Kevin Phan lives in Colorado. He attended the University of Iowa (BA) and the University of Michigan (MFA). His poetry has previously appeared in Best New Poets, Gulf Coast, the Cincinnati Review, the Georgia Review, and many other fine journals. For a living, he works with the earth. Photography, mountain biking, backpacking, cooking, and organic […]
Susan Donnelly Cheever is a writing teacher and tutor. She currently teaches at Beacon Academy, a small independent school working to close the educational achievement gap in Boston, and she runs her own online tutoring business, Writing Lighthouse. In addition to teaching, she has also worked as a writing workshop facilitator for Writers without Margins, a nonprofit […]
By Colorado Review Editorial Assistant Yuni Ramos While sending your writing into the world can certainly feel daunting at times, there are several benefits to doing so. Some highlights include reaching a new audience, boosting your confidence, engaging in the literary conversation, and obtaining professional credibility. Now that I’ve got your attention, you may be […]
By Colorado Review Editorial Assistant Kelly Weber It’s April, which means it’s National Poetry Month, and it also means Portland was beginning to bud and bloom as writers from all across the country descended upon the city this past week for AWP 2019. The smell of coffee and blossoms mixed as people sporting canvas conference […]
By Colorado Review Associate Editor Daniel Schonning For most of us, the pitfalls associated with writing a modern love poem are nearly too many to count. On one side: the saccharine, the sentimental, the end-rhymed and metrical. On the other: the woe-filled; the creepy; the self-obsessed, erotic magnum opus. Somewhere between exists the razor’s edge […]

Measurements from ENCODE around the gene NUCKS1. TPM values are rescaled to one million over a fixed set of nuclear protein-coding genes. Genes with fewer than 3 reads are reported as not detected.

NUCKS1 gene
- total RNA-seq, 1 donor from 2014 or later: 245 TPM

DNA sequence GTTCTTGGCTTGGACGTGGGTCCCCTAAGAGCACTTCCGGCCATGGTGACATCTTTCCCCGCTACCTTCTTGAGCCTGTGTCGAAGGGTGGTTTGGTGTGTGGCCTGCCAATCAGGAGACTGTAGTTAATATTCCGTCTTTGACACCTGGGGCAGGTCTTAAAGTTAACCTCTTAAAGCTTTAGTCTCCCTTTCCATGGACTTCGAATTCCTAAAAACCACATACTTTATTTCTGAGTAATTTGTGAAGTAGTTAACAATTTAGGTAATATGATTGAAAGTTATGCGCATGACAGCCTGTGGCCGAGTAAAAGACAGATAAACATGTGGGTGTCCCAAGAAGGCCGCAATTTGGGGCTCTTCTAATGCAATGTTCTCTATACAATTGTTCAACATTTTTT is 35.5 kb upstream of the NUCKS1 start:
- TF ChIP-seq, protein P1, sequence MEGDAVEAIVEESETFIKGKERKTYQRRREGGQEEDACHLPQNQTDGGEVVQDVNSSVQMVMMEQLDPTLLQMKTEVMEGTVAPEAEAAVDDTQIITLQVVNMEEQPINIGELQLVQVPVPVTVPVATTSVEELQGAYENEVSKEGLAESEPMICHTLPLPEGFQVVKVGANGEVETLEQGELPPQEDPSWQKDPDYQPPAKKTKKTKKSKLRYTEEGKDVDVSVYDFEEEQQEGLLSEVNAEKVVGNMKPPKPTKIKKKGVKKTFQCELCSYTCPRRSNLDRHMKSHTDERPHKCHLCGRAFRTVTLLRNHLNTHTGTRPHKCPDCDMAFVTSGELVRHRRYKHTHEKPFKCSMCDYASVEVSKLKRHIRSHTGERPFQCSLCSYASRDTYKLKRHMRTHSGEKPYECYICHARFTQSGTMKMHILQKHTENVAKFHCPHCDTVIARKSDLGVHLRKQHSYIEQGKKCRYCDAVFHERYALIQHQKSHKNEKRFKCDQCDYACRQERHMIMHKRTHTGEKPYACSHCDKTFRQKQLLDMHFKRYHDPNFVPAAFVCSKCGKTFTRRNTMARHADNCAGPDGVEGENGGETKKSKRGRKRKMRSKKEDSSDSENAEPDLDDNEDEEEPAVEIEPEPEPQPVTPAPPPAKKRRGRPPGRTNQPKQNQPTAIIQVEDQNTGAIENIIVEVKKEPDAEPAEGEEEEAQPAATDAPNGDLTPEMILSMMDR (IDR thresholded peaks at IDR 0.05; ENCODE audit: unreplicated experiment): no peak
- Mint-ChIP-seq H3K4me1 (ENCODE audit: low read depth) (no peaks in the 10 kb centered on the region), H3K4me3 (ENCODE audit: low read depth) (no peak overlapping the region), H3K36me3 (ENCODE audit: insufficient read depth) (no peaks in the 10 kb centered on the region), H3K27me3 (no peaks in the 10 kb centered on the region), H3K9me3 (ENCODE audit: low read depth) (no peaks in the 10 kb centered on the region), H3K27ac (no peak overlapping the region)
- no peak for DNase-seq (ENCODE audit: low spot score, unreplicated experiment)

By Colorado Review Managing Editor Katherine Indermaur Did you know that the number of people reading poetry in this country has almost doubled since 2013? This could very well be explained by the increased visibility of great poets of color and LGBTQIA poets in recent years. So, as one might expect, there is so much […]
On the faces of my students when I suggest they submit their work for publication: flattery, confusion. And I get it—no one taught me how to submit, how to find journals I admire, how to know when a piece is ready. The prospect can be daunting when you’re starting out.
During my time at the CLP, I not only get to see how the inside of a publishing house operates, but I also get to work alongside people producing content much like that submitted to the CLP for publication. I have learned just as much about the process of selecting a piece for publication as I have about the process that goes into making a publishable piece of work.
In Colorado Review’s September episode, Podcast Editor Lauren Matheny, Co-Nonfiction Editor Harrison Candelaria Fletcher, and Associate Editor Michelle LaCrosse discuss “Daughter Tongue,” an essay by Kathleen Blackburn featured in the Summer 2017 issue of the magazine. Listen to the podcast here: Episode 28.
What if I get rejected? What if a journal accepts a poem, and then five years down the road I am ashamed to see it out in the world?